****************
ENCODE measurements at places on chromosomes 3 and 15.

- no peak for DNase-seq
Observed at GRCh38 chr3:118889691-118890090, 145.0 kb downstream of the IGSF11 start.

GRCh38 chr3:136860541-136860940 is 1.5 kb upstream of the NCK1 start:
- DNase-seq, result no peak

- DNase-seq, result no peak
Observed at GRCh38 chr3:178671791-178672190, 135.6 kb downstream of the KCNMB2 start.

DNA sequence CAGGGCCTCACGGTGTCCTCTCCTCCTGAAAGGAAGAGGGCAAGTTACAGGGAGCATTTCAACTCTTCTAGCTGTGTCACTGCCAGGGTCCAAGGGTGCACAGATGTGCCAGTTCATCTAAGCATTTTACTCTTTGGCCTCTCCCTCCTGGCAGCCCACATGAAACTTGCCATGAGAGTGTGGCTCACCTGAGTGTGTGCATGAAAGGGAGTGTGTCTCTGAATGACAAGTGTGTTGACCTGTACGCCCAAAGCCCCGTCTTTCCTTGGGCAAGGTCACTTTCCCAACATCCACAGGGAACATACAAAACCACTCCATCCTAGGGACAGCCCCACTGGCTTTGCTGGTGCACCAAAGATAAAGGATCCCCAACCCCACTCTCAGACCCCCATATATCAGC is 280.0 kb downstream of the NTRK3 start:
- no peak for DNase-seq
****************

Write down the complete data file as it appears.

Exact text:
ENCODE measurements at places on chromosomes 3 and 15.

- no peak for DNase-seq
Observed at GRCh38 chr3:118889691-118890090, 145.0 kb downstream of the IGSF11 start.

GRCh38 chr3:136860541-136860940 is 1.5 kb upstream of the NCK1 start:
- DNase-seq, result no peak

- DNase-seq, result no peak
Observed at GRCh38 chr3:178671791-178672190, 135.6 kb downstream of the KCNMB2 start.

DNA sequence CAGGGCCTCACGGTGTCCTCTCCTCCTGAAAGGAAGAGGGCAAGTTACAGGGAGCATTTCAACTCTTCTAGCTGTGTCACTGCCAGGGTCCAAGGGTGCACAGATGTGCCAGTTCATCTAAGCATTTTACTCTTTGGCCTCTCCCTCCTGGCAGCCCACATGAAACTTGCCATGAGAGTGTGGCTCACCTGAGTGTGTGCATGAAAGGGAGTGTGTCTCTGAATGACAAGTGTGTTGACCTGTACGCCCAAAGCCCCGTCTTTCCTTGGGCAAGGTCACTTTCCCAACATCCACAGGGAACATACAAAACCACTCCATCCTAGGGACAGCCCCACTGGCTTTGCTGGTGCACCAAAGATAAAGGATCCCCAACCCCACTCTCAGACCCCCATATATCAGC is 280.0 kb downstream of the NTRK3 start:
- no peak for DNase-seq